Tucker DeVoe

Tucker DeVoe, J.D. ’15

By Tucker DeVoe, J.D. ’15 

This March, I argued in front of the Honorable Raffi Nerses Yessayan of the Massachusetts Superior Court on behalf of my client.

He is an inmate in a Massachusetts state prison who had been denied parole. At his hearing, I argued that his denial of parole discriminated against him on account of his disabilities. The argument, along with my experience writing all the briefing for his case throughout the year, was a great opportunity to practice law outside of a classroom setting. At Harvard Prison Legal Assistance Project (PLAP), we believe that, through cases like his, we can advance the cause of prisoners’ rights and hold the state accountable to its own laws and policies.

PLAP  has helped prisoners with their legal issues for over forty years. My case is part of impact litigation, a small part of the overall program. The majority of PLAP cases come from disciplinary tickets. In Massachusetts, prisoner discipline requires formal written charges within an internal disciplinary system. Through PLAP, Harvard student attorneys represent prisoners at hearings and dispute the charges, ensuring that the prison system actually has the evidence necessary to institute discipline. In recent years, students have also taken on a number of parole hearings, representing prisoners asking for freedom in front of the entire parole board. My client was represented at his parole hearing by another PLAP student.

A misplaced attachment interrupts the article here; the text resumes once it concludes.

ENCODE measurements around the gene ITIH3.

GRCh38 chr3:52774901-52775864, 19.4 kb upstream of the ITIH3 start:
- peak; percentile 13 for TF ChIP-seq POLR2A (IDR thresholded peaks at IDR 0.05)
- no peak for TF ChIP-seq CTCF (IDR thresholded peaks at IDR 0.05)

Getting into the mindset of an advocate was the most challenging part of my work on this case. Typical law school classes successfully prepare you to analyze cases and apply the law to the facts of your particular case. However, in class, you usually debate the relative pros and cons of both sides. As you move to advocacy, you have to switch gears and take on, own, and believe in the arguments for your client. In my case, I got into the advocacy mindset by repeatedly mooting and discussing the argument with my instructor, John Fitzpatrick, and the Hon. Judge John C. Cratsley, who teaches the Judicial Process in Trial Courts Clinic.

Through my experience in PLAP, I have developed skills in oral advocacy, client relationships, legal research and writing, and time management. I have also grown to better appreciate what it means  to help our nation’s prisoners, having visited six prisons (and counting!) throughout my time in the program.

Filed in: Clinical Spotlight

Tags: Harvard Prison Legal Assistance Project, John Fitzpatrick, Judge John C. Cratsley (Ret.)

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